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Woody: As Exciting As Watching A Tank Dry

| Senior Writer, RacinToday.com Tuesday, September 27 2011

Tony Stewart appears to have mastered the boring art of saving fuel during Sprint Cup Chase races. (Photo by Justin Edmonds/Getty Images for NASCAR)

Larry Woody |Senior Writer

Tony Stewart should change his nickname from “Smoke” to “Fumes.”

After going winless through NASCAR’s regular season, Stewart has won back-to-back Chase races by getting superior gas mileage.

Or at least that’s what I hear; I didn’t watch much of last Sunday’s race at New Hampshire or the previous week’s event at Chicagoland. There was some paint drying on the barn and I went out to watch it. It was about as exciting as watching the races, and without the banal commentary and commercials.

I don’t know what the solution is, but NASCAR better find one soon. Many more races like the last two and its playoff TV ratings will be competing with celebrity bowling.

I’m not sure what we’ve been watching the last couple of weeks but its not racing. In racing, somebody passes someone once in awhile instead of just driving around in circles until everybody runs out of gas.

Drivers insist there’s lots of drama involved in a fuel-mileage race and I suppose that’s true

Tony Stewart gets ready to pass fuel-depleted Clint Bowyer at New Hampshire. (RacinToday/HHP photo by Gregg Ellman)

from their vantage point. If I’m going down the interstate on a dark and stormy night, my gas gauge reads “Empty” and the next exit is 10 miles down the road, it’ll be fairly interesting from my perspective. But I don’t expect someone to buy a ticket or watch on TV to see if I can make it.

Maybe I’m just getting absent-minded, but during my previous 40 years of covering NASCAR it seemed like the racing used to be a tad more intense and competitive. Back then they had something called “passing.” Sometimes drivers bumped into each other in the process. It tended to make the races more interesting. Now it’s all about pit stops and fuel conservation.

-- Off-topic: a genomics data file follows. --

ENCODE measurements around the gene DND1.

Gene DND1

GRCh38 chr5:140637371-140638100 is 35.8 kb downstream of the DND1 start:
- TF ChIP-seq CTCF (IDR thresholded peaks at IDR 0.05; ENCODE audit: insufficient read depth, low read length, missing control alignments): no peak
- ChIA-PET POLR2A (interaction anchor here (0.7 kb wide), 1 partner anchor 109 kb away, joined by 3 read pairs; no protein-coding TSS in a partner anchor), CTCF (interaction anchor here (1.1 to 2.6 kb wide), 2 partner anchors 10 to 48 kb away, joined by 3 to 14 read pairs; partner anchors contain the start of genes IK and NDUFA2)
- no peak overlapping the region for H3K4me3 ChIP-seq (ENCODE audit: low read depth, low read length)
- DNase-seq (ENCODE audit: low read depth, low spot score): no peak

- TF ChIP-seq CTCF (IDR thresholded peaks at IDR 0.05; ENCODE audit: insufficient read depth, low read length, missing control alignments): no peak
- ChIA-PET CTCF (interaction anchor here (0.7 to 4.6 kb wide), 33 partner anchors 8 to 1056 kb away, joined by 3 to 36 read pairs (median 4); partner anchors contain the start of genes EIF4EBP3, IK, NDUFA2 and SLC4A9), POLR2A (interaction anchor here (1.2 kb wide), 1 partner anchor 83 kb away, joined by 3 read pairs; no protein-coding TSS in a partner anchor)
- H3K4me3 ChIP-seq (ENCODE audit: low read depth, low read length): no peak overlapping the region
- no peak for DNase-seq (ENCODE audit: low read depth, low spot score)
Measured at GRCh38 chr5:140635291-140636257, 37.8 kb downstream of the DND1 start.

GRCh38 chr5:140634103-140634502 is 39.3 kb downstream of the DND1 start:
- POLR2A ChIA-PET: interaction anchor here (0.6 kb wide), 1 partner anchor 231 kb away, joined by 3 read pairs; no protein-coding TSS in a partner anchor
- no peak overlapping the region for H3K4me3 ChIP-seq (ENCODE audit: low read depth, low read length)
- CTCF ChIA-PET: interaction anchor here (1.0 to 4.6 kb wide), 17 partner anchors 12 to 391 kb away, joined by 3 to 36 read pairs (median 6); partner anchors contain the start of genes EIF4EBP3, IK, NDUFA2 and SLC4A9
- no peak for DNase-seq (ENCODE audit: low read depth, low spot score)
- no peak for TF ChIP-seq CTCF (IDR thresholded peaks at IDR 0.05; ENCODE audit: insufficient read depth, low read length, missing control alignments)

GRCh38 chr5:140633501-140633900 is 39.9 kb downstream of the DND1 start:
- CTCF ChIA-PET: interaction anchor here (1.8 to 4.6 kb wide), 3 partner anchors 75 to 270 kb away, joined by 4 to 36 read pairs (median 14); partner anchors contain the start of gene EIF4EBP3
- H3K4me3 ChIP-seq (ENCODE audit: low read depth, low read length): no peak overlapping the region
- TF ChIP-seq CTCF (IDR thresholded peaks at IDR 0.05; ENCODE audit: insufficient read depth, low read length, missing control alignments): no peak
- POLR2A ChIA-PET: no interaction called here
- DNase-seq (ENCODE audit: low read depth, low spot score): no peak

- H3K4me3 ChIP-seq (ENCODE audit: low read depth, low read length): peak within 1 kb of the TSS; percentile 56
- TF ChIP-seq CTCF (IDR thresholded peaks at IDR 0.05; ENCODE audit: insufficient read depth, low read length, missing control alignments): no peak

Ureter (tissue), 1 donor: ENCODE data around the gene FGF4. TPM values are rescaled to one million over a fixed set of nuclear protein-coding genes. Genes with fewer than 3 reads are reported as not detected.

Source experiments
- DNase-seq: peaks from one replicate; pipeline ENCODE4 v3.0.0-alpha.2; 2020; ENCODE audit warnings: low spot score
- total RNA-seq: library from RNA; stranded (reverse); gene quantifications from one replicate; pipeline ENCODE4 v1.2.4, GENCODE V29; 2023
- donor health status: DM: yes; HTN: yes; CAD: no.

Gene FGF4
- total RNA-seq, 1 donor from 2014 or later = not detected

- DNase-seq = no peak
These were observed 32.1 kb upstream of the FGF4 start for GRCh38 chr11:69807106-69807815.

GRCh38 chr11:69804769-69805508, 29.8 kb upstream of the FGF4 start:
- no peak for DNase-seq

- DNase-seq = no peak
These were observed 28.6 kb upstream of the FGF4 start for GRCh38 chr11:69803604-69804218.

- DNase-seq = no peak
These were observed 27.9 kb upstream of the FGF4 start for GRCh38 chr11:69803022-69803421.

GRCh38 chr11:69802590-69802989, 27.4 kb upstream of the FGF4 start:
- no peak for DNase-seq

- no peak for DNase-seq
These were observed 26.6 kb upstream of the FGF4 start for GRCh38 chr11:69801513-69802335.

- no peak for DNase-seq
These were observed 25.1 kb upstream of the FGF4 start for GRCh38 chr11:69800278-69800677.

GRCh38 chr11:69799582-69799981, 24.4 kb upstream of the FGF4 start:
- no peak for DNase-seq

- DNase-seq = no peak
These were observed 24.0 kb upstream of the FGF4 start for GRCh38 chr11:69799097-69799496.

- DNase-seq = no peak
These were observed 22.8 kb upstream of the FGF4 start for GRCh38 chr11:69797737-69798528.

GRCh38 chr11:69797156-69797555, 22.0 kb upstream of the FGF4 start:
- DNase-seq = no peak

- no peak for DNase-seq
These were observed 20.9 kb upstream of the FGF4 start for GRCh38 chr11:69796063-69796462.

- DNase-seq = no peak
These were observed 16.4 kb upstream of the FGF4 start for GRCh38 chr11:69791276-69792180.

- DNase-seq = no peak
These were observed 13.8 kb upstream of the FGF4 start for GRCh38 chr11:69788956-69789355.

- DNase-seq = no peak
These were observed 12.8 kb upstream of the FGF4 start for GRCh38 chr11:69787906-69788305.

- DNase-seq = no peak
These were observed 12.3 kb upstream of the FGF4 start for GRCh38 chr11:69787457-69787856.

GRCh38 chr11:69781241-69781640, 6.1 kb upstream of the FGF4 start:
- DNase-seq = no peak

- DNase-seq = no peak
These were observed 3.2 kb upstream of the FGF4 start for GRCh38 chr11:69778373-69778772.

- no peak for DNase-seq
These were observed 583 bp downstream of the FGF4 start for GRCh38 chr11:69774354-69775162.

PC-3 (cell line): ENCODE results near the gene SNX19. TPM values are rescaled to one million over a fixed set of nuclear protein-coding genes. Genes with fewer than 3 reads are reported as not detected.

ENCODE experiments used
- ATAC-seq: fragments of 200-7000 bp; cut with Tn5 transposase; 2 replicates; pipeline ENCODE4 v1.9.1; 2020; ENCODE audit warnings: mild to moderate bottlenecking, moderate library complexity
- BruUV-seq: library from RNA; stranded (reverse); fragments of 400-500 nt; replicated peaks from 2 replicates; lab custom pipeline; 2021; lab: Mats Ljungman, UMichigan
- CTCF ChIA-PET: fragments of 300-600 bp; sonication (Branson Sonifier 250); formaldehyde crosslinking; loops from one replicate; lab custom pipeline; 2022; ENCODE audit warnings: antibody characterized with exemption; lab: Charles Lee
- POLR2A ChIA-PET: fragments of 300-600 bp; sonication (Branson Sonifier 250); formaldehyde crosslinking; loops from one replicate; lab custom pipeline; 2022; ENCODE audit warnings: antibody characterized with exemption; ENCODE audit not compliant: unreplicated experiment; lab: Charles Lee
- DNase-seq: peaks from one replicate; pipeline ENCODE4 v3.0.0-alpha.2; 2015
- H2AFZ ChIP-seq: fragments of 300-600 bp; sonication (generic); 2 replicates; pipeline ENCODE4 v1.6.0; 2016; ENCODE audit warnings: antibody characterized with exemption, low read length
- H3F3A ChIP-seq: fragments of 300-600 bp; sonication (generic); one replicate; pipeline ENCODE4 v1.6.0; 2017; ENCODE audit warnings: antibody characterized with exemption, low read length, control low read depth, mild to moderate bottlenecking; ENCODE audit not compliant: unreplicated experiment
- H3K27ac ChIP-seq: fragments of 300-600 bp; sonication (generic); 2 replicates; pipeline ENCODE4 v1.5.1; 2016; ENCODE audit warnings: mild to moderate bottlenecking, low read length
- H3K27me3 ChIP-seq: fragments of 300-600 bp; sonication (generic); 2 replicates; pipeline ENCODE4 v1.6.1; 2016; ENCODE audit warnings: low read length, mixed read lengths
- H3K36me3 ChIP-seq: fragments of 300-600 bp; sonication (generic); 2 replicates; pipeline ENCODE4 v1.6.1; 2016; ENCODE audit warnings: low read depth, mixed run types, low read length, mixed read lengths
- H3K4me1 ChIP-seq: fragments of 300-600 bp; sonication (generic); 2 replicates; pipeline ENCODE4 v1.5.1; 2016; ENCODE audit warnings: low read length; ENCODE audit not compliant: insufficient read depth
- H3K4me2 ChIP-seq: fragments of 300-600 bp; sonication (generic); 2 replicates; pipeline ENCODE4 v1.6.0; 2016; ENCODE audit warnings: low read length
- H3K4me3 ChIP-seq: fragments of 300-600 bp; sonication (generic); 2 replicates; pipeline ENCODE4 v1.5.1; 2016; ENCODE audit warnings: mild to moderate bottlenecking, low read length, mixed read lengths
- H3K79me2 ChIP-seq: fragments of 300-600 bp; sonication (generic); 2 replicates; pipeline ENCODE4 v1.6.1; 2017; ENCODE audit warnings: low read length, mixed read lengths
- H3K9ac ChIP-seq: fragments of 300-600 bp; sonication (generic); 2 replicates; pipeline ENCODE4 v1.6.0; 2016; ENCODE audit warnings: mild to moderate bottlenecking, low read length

If your idea of excitement is watching somebody change a tire you ought to hang out at the corner filling station. The restroom lines are shorter and you won’t have to fight race traffic.

I recall an era when fans argued over who was the fastest racer. I suppose a few years from now there will be heated debates about which of today’s NASCAR drivers got the best gas mileage.

I’m kidding – well, sort of. Tony Stewart is a tough, hard-nosed driver and sputtering to victory is probably not the way he prefers to win races. But a win is a win, and after going 0-26 during the regular season, getting two in a row is a relief.

I don’t blame Tony or anyone else for taking them any way they can get them. But it sure is boring to watch.

And another peeve: After his wins, Stewart gave credit to his engines provided by Hendrick Motorsports. That’s same Hendrick Motorsports for whom three Chase drivers race –Jimmie Johnson, Jeff Gordon and Dale Earnhardt Jr.

I suppose it’s a business decision, selling engines to the enemy, but I’ll never understand the mindset of helping the competition beat your drivers. But that’s what Hendrick has done the last two weeks, providing Tony with the wherewithal to beat Johnson, Gordon and Earnhardt and souring their championship chances in the process.